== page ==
It's one of the great truisms of our time: Trust is critical to business success. Business leaders regularly pay homage to the need to earn and retain it. And no less a luminary in business than Warren Buffett has observed that trust is "like the air we breathe. When it's present, nobody really notices. But when it's absent, everybody notices."
So, trust matters; this much we knew. But what does it actually mean to trust a corporation, particularly when we think about business in its role as a member of society, and not just as a supplier of goods and services?
Trust is a slippery concept and hard to define, but underlying it seems to be the notion of putting your faith in a company despite not knowing all the facts: giving them the benefit of the doubt. And the irony is that, despite an increasingly information-saturated world, there seems to be more doubt around than ever.
GlobeScan works with global businesses on corporate reputation across many sectors, and trust appears to be increasing in value to our clients' businesses at the same time as it is becoming more elusive. Trust -- or the absence of it -- is having an ever-greater impact on the things that businesses care about such as such as brand equity, customer loyalty and market share, propensity for collaboration opportunities and the attraction and retention of talent. Time and again, when we look into what drives the success of our clients' businesses, trust is at the heart of it.
And yet the corporate world as a whole continues to suffer from a chronic trust deficit. For over a decade now, GlobeScan has been tracking the trust that the public around the world has in different institutions to "act in the best interest of wider society."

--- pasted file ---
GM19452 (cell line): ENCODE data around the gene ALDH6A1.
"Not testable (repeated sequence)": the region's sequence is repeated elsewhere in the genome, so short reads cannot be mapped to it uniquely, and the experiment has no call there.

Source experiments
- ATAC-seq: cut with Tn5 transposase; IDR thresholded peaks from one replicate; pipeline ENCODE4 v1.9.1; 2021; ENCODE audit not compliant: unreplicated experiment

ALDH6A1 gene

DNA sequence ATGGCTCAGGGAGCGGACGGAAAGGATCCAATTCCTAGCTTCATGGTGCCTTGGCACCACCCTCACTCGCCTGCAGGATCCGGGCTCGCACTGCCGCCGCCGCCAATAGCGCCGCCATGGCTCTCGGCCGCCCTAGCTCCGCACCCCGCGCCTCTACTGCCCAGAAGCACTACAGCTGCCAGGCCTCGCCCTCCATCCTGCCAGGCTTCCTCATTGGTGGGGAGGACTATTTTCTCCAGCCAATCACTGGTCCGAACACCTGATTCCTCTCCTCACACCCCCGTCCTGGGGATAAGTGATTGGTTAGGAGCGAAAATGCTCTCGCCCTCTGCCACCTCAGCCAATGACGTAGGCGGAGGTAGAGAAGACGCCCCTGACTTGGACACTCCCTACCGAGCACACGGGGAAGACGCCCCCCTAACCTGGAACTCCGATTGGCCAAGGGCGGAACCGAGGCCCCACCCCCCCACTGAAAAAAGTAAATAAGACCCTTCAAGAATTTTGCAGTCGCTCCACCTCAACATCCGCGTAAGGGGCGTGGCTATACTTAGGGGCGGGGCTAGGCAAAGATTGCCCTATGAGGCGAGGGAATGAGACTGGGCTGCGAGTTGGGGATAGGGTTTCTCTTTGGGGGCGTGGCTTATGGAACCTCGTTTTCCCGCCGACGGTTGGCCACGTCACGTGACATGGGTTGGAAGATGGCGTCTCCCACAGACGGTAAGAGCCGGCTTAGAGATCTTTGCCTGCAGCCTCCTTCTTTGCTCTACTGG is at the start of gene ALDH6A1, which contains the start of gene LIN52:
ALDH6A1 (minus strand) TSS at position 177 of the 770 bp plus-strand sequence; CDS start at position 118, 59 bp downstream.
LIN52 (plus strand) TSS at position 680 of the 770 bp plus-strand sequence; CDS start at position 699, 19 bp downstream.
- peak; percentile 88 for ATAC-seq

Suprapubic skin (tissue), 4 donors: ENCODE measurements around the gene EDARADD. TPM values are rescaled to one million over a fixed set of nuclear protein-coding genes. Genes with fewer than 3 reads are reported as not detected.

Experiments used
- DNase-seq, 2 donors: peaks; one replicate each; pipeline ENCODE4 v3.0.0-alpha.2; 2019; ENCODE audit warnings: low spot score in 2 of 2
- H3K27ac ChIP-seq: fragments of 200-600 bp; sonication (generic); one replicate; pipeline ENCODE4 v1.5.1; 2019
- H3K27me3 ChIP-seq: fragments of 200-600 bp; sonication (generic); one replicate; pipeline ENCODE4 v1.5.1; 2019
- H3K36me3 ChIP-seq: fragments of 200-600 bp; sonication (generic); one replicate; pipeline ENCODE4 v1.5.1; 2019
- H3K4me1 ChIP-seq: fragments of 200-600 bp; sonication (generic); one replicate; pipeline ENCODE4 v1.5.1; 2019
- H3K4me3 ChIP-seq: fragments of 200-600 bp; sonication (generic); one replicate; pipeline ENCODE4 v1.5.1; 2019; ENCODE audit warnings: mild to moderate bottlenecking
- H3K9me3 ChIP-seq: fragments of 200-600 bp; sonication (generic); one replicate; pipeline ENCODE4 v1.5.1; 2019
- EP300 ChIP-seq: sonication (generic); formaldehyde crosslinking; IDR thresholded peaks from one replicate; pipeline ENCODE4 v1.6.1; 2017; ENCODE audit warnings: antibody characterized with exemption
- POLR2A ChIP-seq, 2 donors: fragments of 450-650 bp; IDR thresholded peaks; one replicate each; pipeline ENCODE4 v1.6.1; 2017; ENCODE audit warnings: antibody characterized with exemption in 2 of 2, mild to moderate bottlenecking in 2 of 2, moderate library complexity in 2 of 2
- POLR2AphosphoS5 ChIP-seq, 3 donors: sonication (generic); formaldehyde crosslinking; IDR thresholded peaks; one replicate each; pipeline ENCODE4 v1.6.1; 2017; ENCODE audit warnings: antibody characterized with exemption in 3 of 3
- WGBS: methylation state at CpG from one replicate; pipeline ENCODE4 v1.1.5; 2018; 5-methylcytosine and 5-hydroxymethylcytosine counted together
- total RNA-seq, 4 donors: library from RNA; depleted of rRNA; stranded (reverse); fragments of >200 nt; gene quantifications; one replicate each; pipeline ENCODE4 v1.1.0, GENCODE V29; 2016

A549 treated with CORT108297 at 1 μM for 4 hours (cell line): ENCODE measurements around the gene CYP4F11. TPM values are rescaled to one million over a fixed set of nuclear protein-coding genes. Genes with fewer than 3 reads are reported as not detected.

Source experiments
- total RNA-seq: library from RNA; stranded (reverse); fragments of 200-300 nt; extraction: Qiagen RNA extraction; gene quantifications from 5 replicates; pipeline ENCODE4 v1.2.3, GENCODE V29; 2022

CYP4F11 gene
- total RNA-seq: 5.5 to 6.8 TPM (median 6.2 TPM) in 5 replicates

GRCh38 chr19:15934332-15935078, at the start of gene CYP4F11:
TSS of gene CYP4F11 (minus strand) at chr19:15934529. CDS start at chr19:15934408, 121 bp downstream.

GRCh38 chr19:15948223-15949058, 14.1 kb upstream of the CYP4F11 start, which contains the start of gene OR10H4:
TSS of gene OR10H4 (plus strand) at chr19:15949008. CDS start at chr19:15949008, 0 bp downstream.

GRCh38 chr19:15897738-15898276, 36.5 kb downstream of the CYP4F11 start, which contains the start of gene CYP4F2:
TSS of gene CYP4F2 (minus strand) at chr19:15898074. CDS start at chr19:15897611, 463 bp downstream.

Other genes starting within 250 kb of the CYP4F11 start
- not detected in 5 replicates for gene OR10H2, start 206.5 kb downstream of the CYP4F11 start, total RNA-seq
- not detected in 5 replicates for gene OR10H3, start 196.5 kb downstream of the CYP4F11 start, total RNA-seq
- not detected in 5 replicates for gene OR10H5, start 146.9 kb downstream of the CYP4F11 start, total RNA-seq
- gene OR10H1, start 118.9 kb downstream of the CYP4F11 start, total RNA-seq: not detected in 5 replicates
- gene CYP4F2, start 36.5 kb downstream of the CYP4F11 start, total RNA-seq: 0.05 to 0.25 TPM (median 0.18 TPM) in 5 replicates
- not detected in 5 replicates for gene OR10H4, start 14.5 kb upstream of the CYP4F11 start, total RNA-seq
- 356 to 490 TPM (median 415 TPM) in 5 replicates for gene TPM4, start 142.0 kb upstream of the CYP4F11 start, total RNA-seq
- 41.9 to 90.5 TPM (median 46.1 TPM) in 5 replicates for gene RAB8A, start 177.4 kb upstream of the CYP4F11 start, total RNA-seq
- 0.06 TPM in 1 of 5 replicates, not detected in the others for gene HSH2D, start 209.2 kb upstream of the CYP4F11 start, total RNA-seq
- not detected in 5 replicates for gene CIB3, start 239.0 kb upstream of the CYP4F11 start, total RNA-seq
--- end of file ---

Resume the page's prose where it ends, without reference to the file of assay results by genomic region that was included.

As the chart below shows, despite some steady improvement in the way people feel about global companies, the gulf in trust between business and nonprofit entities like NGOs remains considerable.
Why might that be? A great deal comes down to the question of motivation. Many -- even most -- people fundamentally do not accept that business exists to work for the general good of society. They believe that a profit-making enterprise will always prioritize the interests of its directors and shareholders over the common good. And with the public defining NGOs' primary role, broadly, as "helping people," the reason for the gulf in trust starts to become clearer.
But when we look further at what appears to drive trust in business, an interesting story emerges. Our recent research with consumers worldwide suggest there is a big difference in perspective between those in the industrialized world and those in emerging economies, as the chart below illustrates.
People in the global south seem much better able than their northern counterparts to point to examples of tangible contributions that business had made to their communities -- education and health infrastructure, sponsorship initiatives -- not to mention the jobs and higher living standards that businesses are bringing with them as they expand their operations.